U.S. private capital giant Tiger Global Management is making a big bet on one of Canada’s fastest-growing startups, Float Financial Solutions, a Toronto company aiming to change how Canadian small and medium-sized businesses spend their money.
Tiger Global is leading a US$30-million investment into Float Financial just five months after the startup raised US$2.8-million in a seed financing equity deal. It’s at least the sixth Canadian investment this year by Tiger, which is renowned for offering fast-growing tech companies big dollars at rich valuations, and a willingness to close deals rapidly.
“We were impressed by how rapidly the Float team delivered a product that customers love after launching earlier this year and believe the company is well positioned” for years of growth, Tiger Global partner Alex Cook said in a statement.
Float Financial is leading a pack of new entrants trying to bring financial alternatives to Canadian small and medium-sized businesses (SMBs) that say they are underserved by big banks. They are following the lead of more established U.S. upstarts including Brex Inc., Ramp Business Corp. and DivvyPay LLC, which have achieved valuations into the billions of dollars by offering their SMB clients corporate credit and charge cards, backed by software to manage spending.
Other startups betting Canada also has a similar potential include Toronto’s Caary Capital Ltd., and Jeeves Inc. of New York, which launched in Canada last week. Corporate cards are useful for smaller enterprises, but can be hard to get from traditional lenders because of difficulties underwriting credit risk of unproven companies.
Fintechs challenge big banks’ grip on credit-card market
Float Financial is off to a fast start. It had five customers in March, processing less than US$10,000 in payments that month. Now, the company says, it has hundreds of customers and processes US$1-million-plus weekly.
The new funding reflects that torrid expansion, valuing the 15-person company at 10 times the level it achieved in June. “The traction we’re having is pretty explosive,” said Rob Khazzam, Float Financial’s chief executive officer. Mr. Khazzam joined the company in March after leading Uber’s expansion in several European markets and Canada. “At Uber I saw really fast growth. But this has blown away my expectations.”
Joining Tiger Global in the round are several big-name Canadian tech founders including past Float Financial backers Michael Hyatt, Michael Katchen and Kirk Simpson; private equity stalwart Brent Belzberg; Russ Jones, former chief financial officer at Shopify Inc.; and Golden Ventures, Garage Capital, Susa Ventures and Tiny Capital.
“It’s one of the fastest growing companies we’ve ever seen,” said Chad Byers, general partner with San Francisco-based Susa, a backer of U.S. online trading startup Robinhood Markets Inc.
Float has “nailed product market fit,” said Mr. Hyatt, one of Float’s first investors. “They have a product that everybody wants and their client acquisition is extremely fast.
A major selling point: The cards Float Financial and its rivals offer do not require personal guarantees from business owners. To sidestep the underwriting risk banks face, Float uses a prepaid model: Clients fund an account upfront and can create, control or destroy any number of physical and virtual cards, including single-use cards for specific purchases. Its software makes it possible to set automatic spending controls and receipt collection, and integrates with accounting programs.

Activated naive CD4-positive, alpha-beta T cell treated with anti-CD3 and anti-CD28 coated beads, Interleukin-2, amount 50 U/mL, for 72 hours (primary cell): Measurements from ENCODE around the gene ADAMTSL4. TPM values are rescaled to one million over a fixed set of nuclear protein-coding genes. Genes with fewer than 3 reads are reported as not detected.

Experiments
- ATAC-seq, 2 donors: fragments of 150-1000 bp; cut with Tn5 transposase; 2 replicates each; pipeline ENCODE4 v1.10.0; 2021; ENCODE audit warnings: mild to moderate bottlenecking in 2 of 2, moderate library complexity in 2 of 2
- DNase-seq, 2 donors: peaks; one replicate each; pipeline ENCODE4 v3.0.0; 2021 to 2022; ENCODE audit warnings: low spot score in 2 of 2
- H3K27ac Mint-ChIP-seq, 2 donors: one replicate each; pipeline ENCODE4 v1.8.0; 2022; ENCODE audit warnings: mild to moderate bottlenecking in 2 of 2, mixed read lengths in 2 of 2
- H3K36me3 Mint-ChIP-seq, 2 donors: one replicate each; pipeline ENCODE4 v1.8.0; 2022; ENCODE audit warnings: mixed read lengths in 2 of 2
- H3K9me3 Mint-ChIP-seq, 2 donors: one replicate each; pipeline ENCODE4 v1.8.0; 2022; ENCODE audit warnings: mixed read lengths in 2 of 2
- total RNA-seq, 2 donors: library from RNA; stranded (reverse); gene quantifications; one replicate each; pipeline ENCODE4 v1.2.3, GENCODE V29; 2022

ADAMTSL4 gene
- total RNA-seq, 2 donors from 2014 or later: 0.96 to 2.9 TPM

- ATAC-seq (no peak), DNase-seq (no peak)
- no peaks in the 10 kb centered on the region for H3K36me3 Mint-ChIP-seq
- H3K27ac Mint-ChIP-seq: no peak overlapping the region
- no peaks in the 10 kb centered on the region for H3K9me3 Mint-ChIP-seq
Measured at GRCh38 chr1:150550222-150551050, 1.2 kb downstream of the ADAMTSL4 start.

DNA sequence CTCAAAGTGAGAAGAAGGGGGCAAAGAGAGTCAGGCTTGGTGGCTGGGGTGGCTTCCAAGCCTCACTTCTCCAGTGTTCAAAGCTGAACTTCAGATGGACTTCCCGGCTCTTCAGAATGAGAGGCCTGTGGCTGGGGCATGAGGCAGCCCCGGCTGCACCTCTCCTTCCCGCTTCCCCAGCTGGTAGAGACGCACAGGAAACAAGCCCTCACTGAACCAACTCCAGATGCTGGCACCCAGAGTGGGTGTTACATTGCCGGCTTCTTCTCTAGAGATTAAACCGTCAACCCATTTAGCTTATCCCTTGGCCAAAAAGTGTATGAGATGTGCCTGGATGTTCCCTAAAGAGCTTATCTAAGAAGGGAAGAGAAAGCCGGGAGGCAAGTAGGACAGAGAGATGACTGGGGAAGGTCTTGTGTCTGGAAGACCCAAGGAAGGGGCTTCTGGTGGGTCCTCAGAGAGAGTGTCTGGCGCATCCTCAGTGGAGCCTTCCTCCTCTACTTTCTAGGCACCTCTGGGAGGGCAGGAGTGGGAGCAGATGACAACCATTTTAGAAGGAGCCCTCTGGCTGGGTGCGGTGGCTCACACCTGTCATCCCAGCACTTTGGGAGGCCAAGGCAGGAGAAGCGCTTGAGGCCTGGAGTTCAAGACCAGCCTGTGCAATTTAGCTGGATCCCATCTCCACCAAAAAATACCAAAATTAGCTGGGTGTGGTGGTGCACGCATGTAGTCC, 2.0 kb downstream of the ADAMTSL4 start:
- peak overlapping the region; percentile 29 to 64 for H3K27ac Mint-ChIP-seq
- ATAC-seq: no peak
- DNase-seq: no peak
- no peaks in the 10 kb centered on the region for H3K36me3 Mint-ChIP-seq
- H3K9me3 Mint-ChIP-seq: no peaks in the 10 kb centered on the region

Caary Capital also offers corporate cards and similar software, but with a key difference: It offers credit based on a client’s perceived risk level at interest rates in the low- to mid-teens. Caary, which raised $4.6-million in seed funding last summer, partners with data aggregator Flinks to access clients’ transaction data and combine it with other information sources to make credit decisions. Caary plans to bring on up to 100 new clients over the coming months and fully launch in early 2022. “For us, the strategy is really more building that longer-term credit relationship,” Caary CEO John MacKinlay said.
The model Float Financial and Caary Capital are emulating has worked south of the border: Last week, TechCrunch reported that Brex had signed a deal to raise US$300-million, valuing the four-year-old company at US$12.3-billion. Brex last raised US$425-million in April. Tiger Global was the lead investor.
While many Canadian startups look to global markets to expand, Mr. Khazzam and Mr. MacKinlay believe there is enough of a market at home to grow larger, with hundreds of thousands of potential clients. Their research suggests up to 80 per cent of smaller businesses would like to use corporate credit cards, but only a fraction do.
Dan Park, a former Uber colleague of Mr. Khazzam’s who runs online auto sales startup Clutch Canada Inc., said since his company added Float Financial it has issued cards to three-quarters of its 160-person staff. They collectively run about 100 transactions a day through the system. “We can create a card for each different expense item and have that seamlessly integrate with our expense and reporting systems,” said Mr. Park, who is also a Float Financial investor.
So far, Float Financial and its peers are filling a niche rather than disrupting a segment of traditional lenders. But they plan to expand their offerings to areas such as instalment lending, and Mr. MacKinlay said Caary Capital is open to partnering with big financial institutions.
As competition increases, these companies could also become acquisition targets for U.S. rivals or Canadian banks. “Do we see a takeout, potentially? For sure we’re open to anything,” Mr. MacKinlay said. “Right now we’re focused on building a great business.”
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